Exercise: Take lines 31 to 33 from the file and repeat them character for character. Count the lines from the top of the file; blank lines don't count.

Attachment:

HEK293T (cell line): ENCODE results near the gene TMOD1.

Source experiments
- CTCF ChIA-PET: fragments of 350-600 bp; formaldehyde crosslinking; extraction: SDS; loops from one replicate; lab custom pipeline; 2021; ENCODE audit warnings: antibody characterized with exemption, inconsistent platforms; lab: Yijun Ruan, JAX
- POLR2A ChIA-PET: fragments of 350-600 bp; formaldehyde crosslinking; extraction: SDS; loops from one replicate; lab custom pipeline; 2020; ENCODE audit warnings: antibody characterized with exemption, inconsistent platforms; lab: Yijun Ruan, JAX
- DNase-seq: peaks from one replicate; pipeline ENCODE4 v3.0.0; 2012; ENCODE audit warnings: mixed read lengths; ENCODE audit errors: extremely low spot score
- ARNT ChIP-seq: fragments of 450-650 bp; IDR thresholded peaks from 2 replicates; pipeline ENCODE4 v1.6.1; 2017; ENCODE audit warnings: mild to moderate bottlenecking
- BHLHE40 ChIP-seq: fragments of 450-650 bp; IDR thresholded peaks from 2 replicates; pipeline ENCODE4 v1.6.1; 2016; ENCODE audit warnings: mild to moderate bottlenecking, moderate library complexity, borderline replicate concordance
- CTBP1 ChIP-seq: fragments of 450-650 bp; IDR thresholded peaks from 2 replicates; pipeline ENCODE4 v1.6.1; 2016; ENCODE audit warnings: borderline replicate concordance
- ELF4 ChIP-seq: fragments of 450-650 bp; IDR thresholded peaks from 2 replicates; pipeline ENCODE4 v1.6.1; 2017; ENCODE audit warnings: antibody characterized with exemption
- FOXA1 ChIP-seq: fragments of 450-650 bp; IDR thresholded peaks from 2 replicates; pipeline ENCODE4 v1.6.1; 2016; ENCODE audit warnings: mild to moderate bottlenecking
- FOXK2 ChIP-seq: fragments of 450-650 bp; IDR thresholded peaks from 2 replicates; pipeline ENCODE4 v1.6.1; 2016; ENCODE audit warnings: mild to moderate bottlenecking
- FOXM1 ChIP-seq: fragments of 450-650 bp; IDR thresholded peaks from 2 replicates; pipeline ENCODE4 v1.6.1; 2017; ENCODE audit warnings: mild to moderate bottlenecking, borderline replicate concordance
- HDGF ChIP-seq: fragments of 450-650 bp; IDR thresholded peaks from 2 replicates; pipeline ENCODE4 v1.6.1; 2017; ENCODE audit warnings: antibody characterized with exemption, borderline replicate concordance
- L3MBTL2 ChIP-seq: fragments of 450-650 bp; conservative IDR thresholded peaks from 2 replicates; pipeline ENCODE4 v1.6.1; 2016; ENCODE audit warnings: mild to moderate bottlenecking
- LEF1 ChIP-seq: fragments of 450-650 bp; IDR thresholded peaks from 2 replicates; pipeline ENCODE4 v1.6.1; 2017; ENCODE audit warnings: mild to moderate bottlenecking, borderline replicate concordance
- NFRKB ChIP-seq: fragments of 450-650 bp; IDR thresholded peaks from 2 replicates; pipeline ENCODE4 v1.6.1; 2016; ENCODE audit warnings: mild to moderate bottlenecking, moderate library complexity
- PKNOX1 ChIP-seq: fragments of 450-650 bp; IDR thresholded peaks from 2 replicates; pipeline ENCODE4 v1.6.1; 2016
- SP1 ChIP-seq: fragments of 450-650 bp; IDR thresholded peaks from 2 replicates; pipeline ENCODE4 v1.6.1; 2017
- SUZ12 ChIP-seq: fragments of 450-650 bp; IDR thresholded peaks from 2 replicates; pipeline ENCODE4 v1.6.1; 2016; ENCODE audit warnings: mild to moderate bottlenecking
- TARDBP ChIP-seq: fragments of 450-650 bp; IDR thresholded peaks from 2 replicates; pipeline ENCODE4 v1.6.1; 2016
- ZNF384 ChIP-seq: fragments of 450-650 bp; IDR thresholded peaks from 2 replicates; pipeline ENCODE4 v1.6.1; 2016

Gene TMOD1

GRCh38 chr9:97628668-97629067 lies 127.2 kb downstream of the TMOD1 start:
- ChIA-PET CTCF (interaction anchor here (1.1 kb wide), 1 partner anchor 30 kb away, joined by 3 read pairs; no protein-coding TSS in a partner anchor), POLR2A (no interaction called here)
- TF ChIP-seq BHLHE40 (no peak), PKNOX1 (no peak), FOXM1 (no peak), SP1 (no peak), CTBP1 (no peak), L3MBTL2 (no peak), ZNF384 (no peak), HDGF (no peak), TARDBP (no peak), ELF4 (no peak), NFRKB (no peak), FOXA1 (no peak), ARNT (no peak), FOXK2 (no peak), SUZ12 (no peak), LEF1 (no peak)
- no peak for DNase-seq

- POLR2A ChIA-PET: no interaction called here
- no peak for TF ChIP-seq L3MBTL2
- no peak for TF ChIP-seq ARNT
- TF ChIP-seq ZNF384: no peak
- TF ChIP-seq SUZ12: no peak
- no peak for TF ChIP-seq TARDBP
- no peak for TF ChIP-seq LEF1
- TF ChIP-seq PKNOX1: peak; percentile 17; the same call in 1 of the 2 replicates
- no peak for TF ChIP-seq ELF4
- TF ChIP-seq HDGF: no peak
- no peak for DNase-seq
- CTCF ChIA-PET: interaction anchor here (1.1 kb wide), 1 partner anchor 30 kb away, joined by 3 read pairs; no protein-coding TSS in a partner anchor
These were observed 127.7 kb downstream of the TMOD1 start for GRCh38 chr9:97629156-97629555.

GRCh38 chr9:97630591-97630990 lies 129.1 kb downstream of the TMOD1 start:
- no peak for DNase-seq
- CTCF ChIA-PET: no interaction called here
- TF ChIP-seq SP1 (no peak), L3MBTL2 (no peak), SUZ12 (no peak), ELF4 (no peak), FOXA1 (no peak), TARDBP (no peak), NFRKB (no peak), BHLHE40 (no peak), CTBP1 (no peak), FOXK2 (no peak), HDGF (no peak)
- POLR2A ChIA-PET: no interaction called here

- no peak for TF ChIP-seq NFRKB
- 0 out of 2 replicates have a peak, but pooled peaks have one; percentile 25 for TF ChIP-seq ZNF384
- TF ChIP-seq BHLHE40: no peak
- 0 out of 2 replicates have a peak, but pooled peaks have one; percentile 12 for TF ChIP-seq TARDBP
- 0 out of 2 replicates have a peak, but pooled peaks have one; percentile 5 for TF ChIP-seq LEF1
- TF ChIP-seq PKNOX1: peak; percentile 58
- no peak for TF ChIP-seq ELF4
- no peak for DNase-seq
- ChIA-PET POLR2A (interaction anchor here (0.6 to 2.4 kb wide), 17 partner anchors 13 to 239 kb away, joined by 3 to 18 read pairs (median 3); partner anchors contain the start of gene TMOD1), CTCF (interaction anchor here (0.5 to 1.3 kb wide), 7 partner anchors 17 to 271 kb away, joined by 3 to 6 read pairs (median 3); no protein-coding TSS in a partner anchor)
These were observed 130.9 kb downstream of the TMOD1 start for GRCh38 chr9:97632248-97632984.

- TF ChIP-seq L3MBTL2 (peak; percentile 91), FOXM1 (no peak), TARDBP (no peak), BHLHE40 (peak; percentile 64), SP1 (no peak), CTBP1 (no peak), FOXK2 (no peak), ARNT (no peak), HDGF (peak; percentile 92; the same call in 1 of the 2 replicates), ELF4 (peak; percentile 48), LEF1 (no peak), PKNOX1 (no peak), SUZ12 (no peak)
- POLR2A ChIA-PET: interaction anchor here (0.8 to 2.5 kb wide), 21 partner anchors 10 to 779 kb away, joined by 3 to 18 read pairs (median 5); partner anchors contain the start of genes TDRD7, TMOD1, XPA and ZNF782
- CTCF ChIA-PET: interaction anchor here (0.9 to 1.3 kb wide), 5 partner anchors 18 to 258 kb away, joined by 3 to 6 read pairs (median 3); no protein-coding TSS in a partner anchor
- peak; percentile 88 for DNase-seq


- TF ChIP-seq SUZ12: no peak
- no peak for TF ChIP-seq TARDBP
- no peak for TF ChIP-seq LEF1